imperial screwcutting on metric lathe

On Sun, 28 Dec 2008 12:41:43 -0000, "Amateur Machinist"


    ....sigh...here we go again. When do the schools go back...? If you guys have a peeve..take it to e-mail or the playground please. --
Chris Edwards (in deepest Dorset) "....there *must* be an easier way!"
Add pictures here
<% if( /^image/.test(type) ){ %>
<% } %>
<%-name%>
Add image file
Upload
>

No "peeve" here Chris. The poster asked a question and got an answer.
Regards
Brian
Add pictures here
<% if( /^image/.test(type) ){ %>
<% } %>
<%-name%>
Add image file
Upload
On Sun, 28 Dec 2008 12:41:43 +0000, Amateur Machinist wrote:

Is that near the sewage-works?
--
sʇǝʌǝǝ

Add pictures here
<% if( /^image/.test(type) ){ %>
<% } %>
<%-name%>
Add image file
Upload

Given Derek the night off, Beanie?
--
;-)
.
73 de Frank Turner-Smith G3VKI - mine's a pint.
  Click to see the full signature.
Add pictures here
<% if( /^image/.test(type) ){ %>
<% } %>
<%-name%>
Add image file
Upload
Amateur Machinist wrote:

It could be both, maybe making people feel good about themselves IS the only practical application :)
Add pictures here
<% if( /^image/.test(type) ){ %>
<% } %>
<%-name%>
Add image file
Upload

Well, I've a couple of school maths texts here and the chapters on group theory are the only ones with no seeming practical application.
Add pictures here
<% if( /^image/.test(type) ){ %>
<% } %>
<%-name%>
Add image file
Upload
Amateur machinist wrote:

I'm a cryptologist, and many ciphers use groups, particularly but not exclusively public key ciphers.
For instance RSA uses the multiplicative group of invertible integers modulo PQ, where P and Q are primes, and Diffie-Hellman key agreement uses the group of integers modulo a prime.
Groups are less common in symmetric ciphers, in fact there are good reasons to ensure they are not groups under composition, but groups are not unknown - eg Pohlig-Hellman is a group, so (in a sense) is the one-time-pad and stream cipher, and there is some effort being made to create a secure cipher which is a group, though not much progress has been made as yet.
A detailed discussion of group theory is out of place here, but - a group is a set of objects, often numbers, combined with an associated binary operation which can be performed on any two members of the set, which also follows four rules:
there is an inverse for every element of the set, there is an identity element, the operation is associative and the group is closed.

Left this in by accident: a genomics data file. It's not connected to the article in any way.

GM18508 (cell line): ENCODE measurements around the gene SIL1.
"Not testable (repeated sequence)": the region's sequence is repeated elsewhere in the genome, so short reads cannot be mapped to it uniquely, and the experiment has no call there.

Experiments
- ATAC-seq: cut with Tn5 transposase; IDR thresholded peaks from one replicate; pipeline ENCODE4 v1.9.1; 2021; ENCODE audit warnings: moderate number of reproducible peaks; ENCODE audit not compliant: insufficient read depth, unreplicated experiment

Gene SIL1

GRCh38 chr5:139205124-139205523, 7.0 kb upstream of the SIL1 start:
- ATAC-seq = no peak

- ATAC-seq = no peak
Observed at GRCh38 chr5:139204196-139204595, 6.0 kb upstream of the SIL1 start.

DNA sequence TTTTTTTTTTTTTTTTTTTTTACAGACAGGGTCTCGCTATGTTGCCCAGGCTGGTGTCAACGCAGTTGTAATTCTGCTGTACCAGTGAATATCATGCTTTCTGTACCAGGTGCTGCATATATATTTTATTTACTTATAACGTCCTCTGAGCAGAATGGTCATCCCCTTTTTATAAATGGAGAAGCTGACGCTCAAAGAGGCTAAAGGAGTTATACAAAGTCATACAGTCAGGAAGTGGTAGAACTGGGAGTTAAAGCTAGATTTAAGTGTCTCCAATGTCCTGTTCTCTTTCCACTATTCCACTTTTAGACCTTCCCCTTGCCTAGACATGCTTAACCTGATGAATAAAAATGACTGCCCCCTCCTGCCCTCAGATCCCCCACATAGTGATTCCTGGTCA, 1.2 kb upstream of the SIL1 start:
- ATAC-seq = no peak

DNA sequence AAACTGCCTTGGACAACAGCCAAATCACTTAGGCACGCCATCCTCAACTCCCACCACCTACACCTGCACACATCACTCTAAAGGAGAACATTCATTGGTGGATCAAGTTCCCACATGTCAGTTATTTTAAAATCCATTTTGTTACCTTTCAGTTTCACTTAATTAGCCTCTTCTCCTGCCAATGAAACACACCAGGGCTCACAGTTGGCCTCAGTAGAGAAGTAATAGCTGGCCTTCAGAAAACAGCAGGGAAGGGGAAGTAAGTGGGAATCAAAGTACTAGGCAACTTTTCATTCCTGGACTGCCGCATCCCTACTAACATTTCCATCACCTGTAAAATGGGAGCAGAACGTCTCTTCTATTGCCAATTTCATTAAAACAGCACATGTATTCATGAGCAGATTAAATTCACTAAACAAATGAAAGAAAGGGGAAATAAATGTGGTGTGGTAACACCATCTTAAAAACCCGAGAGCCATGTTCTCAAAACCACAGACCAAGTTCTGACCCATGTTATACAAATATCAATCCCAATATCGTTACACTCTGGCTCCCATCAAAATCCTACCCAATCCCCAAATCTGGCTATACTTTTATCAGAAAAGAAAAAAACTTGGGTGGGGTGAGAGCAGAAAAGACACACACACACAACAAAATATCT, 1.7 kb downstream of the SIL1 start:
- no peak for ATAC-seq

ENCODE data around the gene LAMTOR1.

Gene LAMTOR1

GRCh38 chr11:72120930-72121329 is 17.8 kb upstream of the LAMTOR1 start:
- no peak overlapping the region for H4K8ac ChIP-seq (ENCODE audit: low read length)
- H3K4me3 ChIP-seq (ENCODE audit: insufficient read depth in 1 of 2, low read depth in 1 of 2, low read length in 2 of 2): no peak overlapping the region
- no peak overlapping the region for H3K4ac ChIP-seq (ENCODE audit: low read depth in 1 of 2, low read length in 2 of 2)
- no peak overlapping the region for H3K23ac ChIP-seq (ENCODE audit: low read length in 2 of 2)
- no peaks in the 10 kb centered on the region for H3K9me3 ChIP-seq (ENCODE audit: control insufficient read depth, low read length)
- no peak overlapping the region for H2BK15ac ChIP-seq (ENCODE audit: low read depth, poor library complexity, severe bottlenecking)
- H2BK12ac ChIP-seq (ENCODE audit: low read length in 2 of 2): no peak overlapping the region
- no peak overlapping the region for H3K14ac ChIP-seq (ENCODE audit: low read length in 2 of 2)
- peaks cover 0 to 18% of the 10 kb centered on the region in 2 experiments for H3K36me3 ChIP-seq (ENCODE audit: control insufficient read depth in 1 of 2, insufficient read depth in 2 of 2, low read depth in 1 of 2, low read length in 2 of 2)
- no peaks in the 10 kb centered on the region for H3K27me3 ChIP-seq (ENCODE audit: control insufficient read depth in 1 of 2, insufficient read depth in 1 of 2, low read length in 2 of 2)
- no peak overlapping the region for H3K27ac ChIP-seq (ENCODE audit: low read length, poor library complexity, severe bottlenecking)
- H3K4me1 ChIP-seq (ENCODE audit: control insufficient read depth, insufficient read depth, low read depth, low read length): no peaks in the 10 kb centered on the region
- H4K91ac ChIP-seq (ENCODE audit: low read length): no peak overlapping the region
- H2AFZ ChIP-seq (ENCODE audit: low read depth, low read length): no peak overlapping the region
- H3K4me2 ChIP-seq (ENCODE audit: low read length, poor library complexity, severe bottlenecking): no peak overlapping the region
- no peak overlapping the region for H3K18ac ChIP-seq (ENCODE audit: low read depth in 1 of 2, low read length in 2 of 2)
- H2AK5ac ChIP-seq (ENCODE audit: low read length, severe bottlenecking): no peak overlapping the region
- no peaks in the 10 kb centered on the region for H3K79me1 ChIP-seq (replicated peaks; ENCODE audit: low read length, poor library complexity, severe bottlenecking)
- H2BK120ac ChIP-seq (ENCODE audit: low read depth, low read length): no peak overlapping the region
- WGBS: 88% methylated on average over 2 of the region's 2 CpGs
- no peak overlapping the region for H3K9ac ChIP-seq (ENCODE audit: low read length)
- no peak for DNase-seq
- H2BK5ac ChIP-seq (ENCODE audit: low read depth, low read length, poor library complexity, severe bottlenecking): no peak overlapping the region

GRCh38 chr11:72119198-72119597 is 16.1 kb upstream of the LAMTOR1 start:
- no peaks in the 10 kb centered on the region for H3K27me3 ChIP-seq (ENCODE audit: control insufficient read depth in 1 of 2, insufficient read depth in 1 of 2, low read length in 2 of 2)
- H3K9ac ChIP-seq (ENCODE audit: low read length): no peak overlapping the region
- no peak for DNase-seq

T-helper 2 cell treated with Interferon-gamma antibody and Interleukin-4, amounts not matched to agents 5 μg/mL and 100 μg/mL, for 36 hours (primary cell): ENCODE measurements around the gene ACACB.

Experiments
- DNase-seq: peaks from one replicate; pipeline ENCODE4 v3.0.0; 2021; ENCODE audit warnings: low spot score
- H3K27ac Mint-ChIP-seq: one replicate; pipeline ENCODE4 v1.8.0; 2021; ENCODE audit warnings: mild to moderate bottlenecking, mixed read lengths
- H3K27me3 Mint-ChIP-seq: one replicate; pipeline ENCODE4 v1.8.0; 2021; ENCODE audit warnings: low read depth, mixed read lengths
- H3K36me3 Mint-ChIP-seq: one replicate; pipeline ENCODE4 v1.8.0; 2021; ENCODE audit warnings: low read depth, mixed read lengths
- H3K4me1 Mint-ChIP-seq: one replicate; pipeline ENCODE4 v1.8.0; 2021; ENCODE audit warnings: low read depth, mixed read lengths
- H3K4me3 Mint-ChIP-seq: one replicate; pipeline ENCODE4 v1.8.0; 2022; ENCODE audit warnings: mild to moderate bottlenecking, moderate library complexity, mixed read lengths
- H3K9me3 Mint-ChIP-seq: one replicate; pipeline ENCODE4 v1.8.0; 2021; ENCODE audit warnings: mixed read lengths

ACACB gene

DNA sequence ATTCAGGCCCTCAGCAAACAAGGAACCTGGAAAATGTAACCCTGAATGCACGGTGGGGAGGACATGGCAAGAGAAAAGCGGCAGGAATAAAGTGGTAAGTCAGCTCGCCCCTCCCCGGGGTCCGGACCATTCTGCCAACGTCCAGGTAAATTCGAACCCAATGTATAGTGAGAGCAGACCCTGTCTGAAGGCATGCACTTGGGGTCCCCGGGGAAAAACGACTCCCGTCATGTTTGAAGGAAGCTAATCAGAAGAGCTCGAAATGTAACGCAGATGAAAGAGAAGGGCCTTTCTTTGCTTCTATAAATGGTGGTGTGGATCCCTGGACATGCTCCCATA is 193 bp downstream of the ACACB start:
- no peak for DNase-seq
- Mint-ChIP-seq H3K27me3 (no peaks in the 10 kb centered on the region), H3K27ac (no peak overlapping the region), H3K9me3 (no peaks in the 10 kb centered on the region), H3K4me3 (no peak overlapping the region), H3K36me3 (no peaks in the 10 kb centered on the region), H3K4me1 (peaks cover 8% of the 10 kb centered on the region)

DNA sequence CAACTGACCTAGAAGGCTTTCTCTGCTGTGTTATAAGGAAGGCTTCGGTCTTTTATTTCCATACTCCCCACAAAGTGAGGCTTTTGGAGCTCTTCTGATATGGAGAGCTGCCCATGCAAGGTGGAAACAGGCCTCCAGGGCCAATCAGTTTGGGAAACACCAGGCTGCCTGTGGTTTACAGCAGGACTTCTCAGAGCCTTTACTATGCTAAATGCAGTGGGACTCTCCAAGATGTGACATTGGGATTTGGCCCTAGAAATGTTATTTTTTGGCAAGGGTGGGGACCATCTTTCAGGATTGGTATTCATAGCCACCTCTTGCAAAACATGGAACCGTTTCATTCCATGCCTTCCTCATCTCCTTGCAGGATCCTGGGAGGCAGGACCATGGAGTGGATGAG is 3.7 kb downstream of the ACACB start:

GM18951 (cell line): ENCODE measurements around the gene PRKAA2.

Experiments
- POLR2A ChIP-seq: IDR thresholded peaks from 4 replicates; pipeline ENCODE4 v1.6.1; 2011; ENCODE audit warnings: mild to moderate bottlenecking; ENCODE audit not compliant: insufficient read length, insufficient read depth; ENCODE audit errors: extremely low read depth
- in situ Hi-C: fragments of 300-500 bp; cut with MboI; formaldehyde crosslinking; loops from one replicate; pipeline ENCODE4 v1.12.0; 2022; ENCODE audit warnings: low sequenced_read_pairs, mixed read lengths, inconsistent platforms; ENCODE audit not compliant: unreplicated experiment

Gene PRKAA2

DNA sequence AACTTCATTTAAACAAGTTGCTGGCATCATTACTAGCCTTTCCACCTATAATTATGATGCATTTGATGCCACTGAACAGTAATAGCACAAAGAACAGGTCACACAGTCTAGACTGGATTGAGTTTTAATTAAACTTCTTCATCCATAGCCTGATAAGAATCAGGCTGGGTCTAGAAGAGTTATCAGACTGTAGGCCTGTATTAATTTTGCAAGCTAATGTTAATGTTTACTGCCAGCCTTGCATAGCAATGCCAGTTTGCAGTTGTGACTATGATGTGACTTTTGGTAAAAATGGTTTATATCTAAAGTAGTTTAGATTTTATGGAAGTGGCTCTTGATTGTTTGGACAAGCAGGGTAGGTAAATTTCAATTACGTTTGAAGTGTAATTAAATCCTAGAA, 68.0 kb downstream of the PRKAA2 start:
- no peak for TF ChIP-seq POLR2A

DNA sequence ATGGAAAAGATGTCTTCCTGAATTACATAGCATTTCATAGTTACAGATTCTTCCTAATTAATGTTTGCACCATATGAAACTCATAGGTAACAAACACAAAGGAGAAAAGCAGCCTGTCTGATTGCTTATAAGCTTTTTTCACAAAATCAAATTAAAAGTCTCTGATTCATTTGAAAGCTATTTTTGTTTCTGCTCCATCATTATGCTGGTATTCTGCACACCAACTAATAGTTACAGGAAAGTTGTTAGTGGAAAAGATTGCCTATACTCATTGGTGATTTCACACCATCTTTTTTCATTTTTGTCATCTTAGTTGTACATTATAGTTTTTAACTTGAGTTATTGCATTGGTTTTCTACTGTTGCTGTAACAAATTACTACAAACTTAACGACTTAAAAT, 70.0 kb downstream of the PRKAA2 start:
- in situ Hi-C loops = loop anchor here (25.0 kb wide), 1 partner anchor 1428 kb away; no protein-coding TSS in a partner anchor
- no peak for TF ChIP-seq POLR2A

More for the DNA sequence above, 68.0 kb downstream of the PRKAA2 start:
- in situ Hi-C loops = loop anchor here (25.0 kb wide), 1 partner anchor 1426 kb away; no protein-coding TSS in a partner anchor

In the Diffie-Hellman group for instance, the set is the integers less than a prime, and the binary operation is multiplying two of them together to get a result modulo the prime.
Groups have some interesting properties, which is why we study and use them. They lead on to the study of rings and fields etc, and provide a sideways entrance to the study of arithmetics, more usually approached from the axiomatic perspective.
But that's mostly pure math, rather than more-useable stuff - though it's surprising how often "pure" math turns out to be useful and used.
-- Peter Fairbrother
Add pictures here
<% if( /^image/.test(type) ){ %>
<% } %>
<%-name%>
Add image file
Upload
Peter Fairbrother wrote:

Oh, and as to me personally using groups and group theory - the method in this 2004 paper is I think is unique in cryptography in using a nested set of four groups, each a proper subgroup of all the higher groups.
http://www.springerlink.com/content/q07439n27u1egx0w/?p dee7597a5b4ab2b9c5797c35b22044&pi=4
It's what I do.
-- Peter Fairbrother

Add pictures here
<% if( /^image/.test(type) ){ %>
<% } %>
<%-name%>
Add image file
Upload
<snipped for brevity>
An interesting and informative post Peter, which I enjoyed reading. Thank you.

That reminds me of a something I was told re Object Oriented Programming.
>> In the Diffie-Hellman group for instance, the set is the integers less

Used, if I recall, to establish a secure code between to essential strangers. They pass (in the clear) some basic numbers (inc a Prime) and using index laws and modulo maths can establish a secure code. Not looked at it in some time but I'm pretty sure that is the basics.
Thank you again.
Brian www.g8osn.org.uk
Add pictures here
<% if( /^image/.test(type) ){ %>
<% } %>
<%-name%>
Add image file
Upload
Brian Reay wrote:

Yep.
I don't often talk about crypto on non-crypto fora, 'cos I think it's fantastically interesting but most people just go uh?, but - Diffie-Hellman really is astounding. That two people can establish a secret, openly, and an observer can't deduce the secret is just amazing.
Some other amazing things you can do with crypto: You can query a database and get an exact number of bits from the database - but the database operator can't tell which bits of the database you got.
So you can look up something in a database and no-one can tell what you looked up. It's deniable too, delete the numbers behind the query once it's answered, and even you can't tell what it was.
You can also get a database to count the number of times a word or phrase occurs in the database, without the database knowing what the word is!
Digital signatures and certificates you probably know about, but they were only discovered in the 1970's, and they are pretty amazing too.
Then there's steganographic file systems, which hide the number and sizes of the files they may contain, and, relying on distributed trust rather than mathematics, there are mixnets which can defeat traffic analysis, hidden servers (where no-one can tell where the server is, but you can still get a page from it) and .. I'll stop here.
The problem today is that most of the actual implementations are cr*p.